I recently had a chance to look at my intake paperwork from that very first visit to the gastroenterologist.  It said things like, “I am in miserable pain all the time.  I feel terrible.  Nothing makes it better.  I don’t know what makes it worse.”

The prep for that first colonscopy was brutal.  Preparation for any colonoscopy is kind of gross, but I was so sick that I could hardly keep my medication down.  When I tried to drink the “beverage solution” mixed with Sprite, I threw it up.  A call to the GI doctor and I was given pills to swallow.  I was so dehydrated I could barely get them down.  I cried, I choked on Mixed Berry Propel (which I can’t drink to this day), and I did not sleep a wink.  My parents were nervous wrecks, afraid that the prep would be for nothing if they were unable to do a colonoscopy.  We all wanted a diagnosis.

Luckily, I survived that night and made it to the hospital for my procedure in the morning.

I have no idea what the doctor said to me afterwards.  I vaguely remember calling my then-boyfriend (now husband) and telling him, “I have colonosis,” after which my mom took my phone away and explained to him what was happening.

I was diagnosed with Stage 2 Ulcerative Colitis, affecting the entire colon.  I also had a B12 deficency due to lack of absorption.  The doctor put me on steroids, medication, B12 injections, and advised me to make changes in my diet.  Ulcerative colitis affects each person differently, so there was no specific diet he could give me to follow.  He suggested I avoid foods high in fiber, whole grains, raw fruits and vegetables, seeds, and nuts.  But really, the only way to find out what I couldn’t tolerate would be to keep a food journal.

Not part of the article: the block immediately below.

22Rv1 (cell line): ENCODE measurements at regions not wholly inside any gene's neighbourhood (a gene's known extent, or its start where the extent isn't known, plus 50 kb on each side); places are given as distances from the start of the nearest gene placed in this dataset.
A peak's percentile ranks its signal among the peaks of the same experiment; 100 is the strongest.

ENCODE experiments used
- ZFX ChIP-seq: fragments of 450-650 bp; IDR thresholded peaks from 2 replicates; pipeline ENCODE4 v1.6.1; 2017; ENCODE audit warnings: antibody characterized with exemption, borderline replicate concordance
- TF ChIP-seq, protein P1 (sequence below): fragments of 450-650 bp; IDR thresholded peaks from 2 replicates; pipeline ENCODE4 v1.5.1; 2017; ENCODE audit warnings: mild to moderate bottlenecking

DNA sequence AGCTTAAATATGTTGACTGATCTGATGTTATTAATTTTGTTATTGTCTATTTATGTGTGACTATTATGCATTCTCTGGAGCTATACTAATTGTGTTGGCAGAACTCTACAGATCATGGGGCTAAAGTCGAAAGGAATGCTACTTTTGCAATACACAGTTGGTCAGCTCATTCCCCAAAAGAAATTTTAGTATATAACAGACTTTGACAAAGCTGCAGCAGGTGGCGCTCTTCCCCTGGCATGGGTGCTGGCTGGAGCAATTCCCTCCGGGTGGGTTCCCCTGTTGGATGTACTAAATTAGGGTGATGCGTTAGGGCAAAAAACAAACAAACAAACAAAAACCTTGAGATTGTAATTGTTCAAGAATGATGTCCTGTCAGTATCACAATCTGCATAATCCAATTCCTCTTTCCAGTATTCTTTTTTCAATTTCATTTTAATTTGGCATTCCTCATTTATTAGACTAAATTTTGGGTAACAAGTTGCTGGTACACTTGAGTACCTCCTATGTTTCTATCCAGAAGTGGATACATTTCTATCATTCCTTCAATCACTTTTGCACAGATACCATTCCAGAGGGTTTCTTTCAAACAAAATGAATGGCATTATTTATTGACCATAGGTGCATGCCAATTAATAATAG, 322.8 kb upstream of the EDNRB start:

When I felt well enough to return to school, my mom came with me for the first week.  She stayed in a hotel, but was with me as soon as I woke up in the morning, making countless trips to McDonald’s for chicken nuggets, the only food I could always tolerate in the first weeks following my diagnosis.  (Thanks to Prednisone and McDonald’s chicken nuggets, all that weight loss was gone almost instantly, as I went up three sizes in a matter of weeks.)

It has been a long journey since then, and one that I’m finally going to talk about here, little by little.  I’m still learning about what my body can and cannot tolerate.  I’m figuring out how to properly fuel my body to take on endurance sports, using just the things I can eat.  I’m trying to learn how to eat healthy, and stop relying on Mickey D’s when I am flared.  But I have come a long way in six years, and if sharing this story helps just one other person… it’s worth it.